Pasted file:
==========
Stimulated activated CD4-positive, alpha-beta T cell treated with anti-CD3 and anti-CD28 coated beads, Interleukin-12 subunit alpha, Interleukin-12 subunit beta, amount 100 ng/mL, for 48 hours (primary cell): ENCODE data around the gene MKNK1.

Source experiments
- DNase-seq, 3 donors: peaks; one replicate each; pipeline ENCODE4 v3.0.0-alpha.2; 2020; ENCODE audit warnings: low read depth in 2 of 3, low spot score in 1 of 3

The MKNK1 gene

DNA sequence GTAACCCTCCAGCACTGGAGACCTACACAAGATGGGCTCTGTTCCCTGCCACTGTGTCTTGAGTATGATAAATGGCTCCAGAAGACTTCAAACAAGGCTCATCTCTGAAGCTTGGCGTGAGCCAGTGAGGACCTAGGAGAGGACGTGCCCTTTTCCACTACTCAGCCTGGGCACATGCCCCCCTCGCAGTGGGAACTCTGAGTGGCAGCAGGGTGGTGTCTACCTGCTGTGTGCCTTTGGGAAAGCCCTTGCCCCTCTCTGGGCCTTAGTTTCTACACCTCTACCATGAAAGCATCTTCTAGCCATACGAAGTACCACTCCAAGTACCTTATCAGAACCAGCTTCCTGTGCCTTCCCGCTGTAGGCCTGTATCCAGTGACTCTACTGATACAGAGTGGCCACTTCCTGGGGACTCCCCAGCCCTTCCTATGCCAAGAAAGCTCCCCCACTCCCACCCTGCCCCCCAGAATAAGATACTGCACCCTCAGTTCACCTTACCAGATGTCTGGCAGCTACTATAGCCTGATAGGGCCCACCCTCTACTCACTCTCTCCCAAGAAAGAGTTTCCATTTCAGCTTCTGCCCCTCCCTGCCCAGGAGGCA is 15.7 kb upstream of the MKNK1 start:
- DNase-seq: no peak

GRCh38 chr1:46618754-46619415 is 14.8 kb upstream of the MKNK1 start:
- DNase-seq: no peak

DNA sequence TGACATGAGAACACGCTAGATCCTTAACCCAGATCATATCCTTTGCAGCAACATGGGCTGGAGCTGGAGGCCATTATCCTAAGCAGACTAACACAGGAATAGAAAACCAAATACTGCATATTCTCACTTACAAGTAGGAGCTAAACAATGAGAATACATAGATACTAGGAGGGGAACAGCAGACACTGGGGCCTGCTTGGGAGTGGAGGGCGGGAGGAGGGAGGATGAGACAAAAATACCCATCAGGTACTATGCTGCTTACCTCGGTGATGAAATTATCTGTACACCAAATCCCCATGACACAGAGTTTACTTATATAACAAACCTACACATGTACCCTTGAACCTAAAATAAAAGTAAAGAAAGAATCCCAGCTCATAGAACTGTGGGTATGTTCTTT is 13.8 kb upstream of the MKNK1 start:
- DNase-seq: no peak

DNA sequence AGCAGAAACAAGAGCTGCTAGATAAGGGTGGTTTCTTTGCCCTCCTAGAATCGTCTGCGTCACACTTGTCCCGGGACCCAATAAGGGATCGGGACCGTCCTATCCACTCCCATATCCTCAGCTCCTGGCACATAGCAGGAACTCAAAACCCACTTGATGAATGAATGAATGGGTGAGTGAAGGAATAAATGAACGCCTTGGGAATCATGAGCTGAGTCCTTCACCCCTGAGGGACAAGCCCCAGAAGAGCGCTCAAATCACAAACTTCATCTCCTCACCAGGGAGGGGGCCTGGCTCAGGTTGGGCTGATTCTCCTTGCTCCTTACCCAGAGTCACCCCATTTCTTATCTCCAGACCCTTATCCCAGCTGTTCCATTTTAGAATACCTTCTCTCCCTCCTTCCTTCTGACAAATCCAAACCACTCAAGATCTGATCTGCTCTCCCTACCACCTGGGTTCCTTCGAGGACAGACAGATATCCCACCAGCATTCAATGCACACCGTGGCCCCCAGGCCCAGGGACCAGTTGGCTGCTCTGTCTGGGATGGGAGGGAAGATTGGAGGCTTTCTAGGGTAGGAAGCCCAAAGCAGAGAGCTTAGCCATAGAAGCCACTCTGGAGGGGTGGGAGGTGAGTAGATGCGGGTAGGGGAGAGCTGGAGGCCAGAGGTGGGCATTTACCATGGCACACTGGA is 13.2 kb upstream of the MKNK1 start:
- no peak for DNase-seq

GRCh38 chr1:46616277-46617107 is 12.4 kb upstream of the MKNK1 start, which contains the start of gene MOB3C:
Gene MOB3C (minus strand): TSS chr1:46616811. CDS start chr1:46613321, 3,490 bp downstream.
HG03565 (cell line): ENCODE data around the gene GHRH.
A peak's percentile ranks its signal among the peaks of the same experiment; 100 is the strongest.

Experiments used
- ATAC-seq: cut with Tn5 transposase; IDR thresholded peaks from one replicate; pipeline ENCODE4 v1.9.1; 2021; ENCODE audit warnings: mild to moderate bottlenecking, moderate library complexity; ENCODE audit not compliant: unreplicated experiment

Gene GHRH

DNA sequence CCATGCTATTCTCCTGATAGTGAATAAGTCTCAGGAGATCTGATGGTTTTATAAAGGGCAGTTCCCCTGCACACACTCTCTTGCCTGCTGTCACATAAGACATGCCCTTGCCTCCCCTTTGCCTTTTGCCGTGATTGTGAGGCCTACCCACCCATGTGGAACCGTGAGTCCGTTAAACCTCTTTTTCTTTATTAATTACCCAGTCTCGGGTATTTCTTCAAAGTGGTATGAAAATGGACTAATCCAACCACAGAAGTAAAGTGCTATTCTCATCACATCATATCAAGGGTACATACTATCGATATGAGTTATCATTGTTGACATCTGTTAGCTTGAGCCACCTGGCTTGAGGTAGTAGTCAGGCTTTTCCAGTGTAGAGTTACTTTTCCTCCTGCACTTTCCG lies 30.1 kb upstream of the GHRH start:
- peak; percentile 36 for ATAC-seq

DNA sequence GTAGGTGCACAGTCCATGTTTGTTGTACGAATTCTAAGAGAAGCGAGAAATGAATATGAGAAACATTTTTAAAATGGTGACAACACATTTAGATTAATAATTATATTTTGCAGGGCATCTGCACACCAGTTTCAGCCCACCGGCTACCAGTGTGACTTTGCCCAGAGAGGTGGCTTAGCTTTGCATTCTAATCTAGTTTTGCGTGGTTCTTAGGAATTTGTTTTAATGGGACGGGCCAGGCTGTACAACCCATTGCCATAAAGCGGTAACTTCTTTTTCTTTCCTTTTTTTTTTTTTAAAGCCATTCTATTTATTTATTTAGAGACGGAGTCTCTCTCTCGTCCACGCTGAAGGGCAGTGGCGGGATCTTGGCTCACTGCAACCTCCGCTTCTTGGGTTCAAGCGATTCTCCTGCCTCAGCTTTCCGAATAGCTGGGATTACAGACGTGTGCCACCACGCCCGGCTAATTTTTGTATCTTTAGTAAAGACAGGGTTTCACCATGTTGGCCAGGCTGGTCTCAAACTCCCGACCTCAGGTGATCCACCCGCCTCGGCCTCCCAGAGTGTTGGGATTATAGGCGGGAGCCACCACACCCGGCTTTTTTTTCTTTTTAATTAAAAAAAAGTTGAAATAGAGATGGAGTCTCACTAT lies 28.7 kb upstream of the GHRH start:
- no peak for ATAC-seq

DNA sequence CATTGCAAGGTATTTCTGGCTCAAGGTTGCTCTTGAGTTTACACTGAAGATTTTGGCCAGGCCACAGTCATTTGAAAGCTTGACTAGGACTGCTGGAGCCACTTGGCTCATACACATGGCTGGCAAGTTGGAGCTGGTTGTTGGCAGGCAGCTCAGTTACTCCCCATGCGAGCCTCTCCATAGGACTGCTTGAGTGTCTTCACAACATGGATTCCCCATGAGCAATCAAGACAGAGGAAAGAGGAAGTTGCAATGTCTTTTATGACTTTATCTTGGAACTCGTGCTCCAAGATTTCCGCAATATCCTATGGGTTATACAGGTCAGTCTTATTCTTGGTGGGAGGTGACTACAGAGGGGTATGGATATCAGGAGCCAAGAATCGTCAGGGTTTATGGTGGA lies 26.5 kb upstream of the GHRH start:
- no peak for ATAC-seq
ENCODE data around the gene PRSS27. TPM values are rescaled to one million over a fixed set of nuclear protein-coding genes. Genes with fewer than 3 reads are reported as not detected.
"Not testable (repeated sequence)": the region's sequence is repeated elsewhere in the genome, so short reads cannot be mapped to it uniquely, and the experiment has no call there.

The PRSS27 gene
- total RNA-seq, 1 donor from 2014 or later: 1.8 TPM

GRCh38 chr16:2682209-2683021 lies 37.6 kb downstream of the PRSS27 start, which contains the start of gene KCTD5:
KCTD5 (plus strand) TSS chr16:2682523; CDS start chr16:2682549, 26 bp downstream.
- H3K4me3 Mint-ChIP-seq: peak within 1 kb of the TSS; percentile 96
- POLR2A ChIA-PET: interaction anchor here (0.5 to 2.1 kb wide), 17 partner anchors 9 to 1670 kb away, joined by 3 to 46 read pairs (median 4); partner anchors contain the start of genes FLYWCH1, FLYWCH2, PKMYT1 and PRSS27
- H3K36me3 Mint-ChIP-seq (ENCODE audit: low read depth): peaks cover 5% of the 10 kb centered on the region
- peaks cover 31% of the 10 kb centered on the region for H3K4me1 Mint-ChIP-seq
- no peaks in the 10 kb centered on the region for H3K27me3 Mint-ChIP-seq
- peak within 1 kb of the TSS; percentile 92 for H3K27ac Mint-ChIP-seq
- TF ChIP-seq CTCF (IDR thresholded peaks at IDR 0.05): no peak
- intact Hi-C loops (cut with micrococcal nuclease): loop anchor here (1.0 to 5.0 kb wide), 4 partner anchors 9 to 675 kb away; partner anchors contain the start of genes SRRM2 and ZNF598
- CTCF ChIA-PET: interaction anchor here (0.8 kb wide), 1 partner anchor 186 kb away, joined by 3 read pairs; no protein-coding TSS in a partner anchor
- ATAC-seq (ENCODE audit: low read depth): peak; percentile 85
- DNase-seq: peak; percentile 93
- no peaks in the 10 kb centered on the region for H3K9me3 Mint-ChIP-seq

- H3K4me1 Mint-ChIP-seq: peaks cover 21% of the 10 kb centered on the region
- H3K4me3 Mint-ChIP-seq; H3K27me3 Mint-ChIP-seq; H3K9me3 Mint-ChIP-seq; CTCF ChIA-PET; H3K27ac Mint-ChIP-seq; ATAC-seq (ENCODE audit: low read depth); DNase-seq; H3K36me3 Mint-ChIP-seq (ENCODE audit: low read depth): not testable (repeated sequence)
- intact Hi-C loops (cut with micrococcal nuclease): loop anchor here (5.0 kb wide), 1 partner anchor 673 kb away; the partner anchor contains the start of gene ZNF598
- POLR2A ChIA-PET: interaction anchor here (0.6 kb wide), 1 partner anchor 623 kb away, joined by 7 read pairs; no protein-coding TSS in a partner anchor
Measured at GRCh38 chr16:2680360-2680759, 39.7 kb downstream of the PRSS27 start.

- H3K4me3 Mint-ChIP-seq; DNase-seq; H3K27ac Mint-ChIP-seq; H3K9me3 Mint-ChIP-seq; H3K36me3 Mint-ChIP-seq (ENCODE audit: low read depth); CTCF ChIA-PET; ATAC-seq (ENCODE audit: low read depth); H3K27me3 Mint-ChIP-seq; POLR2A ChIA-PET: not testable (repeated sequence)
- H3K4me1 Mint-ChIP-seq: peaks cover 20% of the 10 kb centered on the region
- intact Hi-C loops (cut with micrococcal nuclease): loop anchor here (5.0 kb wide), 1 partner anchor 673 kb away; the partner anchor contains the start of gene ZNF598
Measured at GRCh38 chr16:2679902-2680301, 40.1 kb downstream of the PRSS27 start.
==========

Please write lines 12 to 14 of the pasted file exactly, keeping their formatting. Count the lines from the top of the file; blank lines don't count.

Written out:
- no peak for DNase-seq

GRCh38 chr1:46616277-46617107 is 12.4 kb upstream of the MKNK1 start, which contains the start of gene MOB3C:
Gene MOB3C (minus strand): TSS chr1:46616811. CDS start chr1:46613321, 3,490 bp downstream.